Tokyo Electric Power Co. admitted Thursday that its latest problem with radioactive water has shattered the trust it was building in Fukushima, especially among fishermen, and that the decommissioning of the Fukushima No. 1 plant might be delayed.

“To make progress with the decommissioning effort and solve the tainted-water issue, the trust of the people in Fukushima is the most important thing. We’ve been working with that in mind, but unfortunately, we have damaged that trust this time,” said Naohiro Masuda, president of Fukushima Daiichi Decontamination & Decommissioning Engineering Co., the internal unit in charge of scrapping the meltdown-hit plant.

“Due to the damaged trust, all of the schedules for the decommissioning tasks could be delayed, but we’d like to rebuild trust as soon as possible,” so Tepco can improve the plant’s condition faster, said Masuda, who peppered the news conference with repeated apologies.

One task expected to be affected by the surge in radiation detected in the water draining into the sea, is the pumping up of slightly tainted groundwater from wells around the reactor buildings. Because about 300 tons of clean groundwater seep into the reactor buildings each day before mingling with the tainted cooling water, Tepco is hoping to use the pumping maneuver to reduce the amount of groundwater and treat it so it can be dumped into the sea. The utility, however, needs the fishermen’s approval to dump it — a task the latest problem seems to have endangered.

This is not to be confused with the so-called groundwater bypass, which involves intercepting clean groundwater before it arrives at the plant and pumping it into the ocean. This operation is already underway.

Tepco also plans to drop more sandbags of zeolite, an adsorbent, in the drainage system to reduce the level of contamination by the end of March.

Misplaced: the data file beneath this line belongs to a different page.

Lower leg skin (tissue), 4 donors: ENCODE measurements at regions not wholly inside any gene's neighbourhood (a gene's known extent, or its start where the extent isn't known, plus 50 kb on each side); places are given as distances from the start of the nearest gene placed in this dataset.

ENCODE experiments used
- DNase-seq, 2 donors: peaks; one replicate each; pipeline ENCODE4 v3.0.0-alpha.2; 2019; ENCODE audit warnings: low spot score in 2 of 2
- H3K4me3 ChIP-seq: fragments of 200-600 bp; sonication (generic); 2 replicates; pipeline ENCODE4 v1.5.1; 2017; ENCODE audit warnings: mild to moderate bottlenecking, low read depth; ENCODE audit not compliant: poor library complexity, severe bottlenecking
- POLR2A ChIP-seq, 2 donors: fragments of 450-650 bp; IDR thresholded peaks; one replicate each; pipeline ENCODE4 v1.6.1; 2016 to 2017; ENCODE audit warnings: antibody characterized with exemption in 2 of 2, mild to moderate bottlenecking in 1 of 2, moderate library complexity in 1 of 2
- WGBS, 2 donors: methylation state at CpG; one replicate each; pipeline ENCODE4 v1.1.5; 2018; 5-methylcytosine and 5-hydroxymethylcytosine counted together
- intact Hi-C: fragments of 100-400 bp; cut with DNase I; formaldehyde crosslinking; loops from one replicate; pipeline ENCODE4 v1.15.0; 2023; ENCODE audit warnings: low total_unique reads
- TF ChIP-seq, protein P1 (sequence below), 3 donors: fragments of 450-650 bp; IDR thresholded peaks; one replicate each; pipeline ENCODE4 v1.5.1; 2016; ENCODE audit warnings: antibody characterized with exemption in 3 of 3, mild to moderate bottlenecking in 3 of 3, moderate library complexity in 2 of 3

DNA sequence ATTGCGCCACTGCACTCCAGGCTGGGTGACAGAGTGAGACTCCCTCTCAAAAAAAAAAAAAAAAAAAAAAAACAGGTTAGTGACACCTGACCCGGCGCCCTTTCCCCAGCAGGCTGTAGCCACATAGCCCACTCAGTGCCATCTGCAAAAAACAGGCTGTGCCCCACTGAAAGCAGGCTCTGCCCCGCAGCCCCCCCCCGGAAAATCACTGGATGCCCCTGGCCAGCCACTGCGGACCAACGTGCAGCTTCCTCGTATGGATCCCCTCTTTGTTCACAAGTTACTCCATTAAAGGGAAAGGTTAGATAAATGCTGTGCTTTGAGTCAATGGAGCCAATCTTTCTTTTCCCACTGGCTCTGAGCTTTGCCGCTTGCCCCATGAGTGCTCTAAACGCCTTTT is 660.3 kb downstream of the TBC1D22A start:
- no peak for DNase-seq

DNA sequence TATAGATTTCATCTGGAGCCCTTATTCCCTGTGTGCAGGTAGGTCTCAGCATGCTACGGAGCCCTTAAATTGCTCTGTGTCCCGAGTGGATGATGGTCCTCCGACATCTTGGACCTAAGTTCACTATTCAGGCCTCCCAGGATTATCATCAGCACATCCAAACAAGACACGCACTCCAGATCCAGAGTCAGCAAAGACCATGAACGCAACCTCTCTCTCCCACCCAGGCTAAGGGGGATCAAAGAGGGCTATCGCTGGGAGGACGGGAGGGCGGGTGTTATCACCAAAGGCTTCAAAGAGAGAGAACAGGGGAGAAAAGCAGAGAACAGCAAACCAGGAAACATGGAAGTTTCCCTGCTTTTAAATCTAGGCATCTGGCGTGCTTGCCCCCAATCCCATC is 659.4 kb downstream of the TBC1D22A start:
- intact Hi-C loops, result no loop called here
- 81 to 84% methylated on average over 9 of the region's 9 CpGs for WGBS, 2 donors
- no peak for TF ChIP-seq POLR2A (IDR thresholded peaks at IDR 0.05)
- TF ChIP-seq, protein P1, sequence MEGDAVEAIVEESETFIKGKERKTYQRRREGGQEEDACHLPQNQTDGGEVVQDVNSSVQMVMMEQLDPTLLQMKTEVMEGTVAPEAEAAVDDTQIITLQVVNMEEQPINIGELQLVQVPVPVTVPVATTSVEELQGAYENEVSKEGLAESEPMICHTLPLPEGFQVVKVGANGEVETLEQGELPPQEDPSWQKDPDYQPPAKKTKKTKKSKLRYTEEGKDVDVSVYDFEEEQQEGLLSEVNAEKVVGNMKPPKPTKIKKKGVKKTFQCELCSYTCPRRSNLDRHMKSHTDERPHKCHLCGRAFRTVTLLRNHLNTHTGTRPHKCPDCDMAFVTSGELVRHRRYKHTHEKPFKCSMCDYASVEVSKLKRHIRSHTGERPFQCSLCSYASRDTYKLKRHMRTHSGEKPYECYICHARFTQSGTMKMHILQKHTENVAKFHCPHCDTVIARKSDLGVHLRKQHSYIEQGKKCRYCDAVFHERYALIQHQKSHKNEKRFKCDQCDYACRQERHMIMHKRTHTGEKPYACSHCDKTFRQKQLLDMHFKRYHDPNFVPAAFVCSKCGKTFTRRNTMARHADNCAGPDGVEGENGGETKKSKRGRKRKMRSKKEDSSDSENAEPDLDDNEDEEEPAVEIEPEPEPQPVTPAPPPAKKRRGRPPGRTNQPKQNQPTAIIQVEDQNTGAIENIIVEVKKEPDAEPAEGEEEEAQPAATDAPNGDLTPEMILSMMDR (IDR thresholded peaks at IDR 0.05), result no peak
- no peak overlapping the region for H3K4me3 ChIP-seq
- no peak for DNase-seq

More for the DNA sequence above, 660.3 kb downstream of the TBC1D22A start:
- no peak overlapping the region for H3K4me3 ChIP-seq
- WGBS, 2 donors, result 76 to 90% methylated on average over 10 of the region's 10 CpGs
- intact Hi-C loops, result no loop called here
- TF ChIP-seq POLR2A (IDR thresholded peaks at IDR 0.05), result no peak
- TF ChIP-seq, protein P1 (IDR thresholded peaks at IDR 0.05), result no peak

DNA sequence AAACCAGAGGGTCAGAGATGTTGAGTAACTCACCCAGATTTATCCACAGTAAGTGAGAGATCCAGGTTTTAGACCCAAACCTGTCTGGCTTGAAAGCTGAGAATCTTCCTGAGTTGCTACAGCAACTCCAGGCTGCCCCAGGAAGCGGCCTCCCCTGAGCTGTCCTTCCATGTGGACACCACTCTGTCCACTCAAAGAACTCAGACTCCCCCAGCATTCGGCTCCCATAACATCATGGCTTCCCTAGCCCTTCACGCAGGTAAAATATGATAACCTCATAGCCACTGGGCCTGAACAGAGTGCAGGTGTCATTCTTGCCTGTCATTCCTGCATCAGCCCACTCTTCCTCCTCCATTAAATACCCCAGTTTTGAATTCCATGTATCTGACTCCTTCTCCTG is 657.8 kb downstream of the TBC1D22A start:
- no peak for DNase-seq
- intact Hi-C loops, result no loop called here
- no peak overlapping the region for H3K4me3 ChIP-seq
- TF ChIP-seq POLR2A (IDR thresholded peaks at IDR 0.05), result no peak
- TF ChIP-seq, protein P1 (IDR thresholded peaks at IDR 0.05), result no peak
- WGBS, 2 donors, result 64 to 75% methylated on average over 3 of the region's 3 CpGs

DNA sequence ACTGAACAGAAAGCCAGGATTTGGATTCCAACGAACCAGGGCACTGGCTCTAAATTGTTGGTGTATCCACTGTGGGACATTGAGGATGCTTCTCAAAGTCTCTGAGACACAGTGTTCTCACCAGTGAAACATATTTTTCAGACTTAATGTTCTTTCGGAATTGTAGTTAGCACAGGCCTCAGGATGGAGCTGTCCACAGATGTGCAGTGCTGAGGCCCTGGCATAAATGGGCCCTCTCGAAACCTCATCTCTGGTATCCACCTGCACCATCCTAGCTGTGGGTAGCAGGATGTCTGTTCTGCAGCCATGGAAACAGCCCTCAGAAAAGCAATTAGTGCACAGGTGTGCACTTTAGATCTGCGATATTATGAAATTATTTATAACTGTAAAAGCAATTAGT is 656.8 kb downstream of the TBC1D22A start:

The utility said the source of the contamination is the roof of the No. 2 reactor building, which was damaged by an explosion during the crisis and remains heavily contaminated. Since runoff from the roof flows into the drainage system, radiation levels soar when it rains, data shows.

The roof has pools of water containing 29,400 becquerels of cesium per liter and 52,000 becquerels of other beta ray-emitting substances, such as toxic strontium-90, which causes bone cancer.

Tepco also has detected some 1,050 becquerels of cesium and 1,500 becquerels of beta ray-emitting materials per liter of water in an outlet leading to the sea.

Masuda said Tepco had no intention of hiding the information and did not think it was as urgent as reporting on its other decommissioning tasks, such as managing the hundreds of water storage tanks and removing tainted water from the underground trenches connected to the reactor buildings.

He vowed that Tepco will make efforts to keenly discern what information Fukushima people are interested in and swiftly make it available.

On Tuesday, the beleaguered utility said it knew that the abnormally toxic rainwater was leaking from the drainage ditch into the seas since last spring. It said the lack of visible impact in seawater samples taken about 1 km from the drainage outlet gave it reason to believe it was not necessary to disclose the information.

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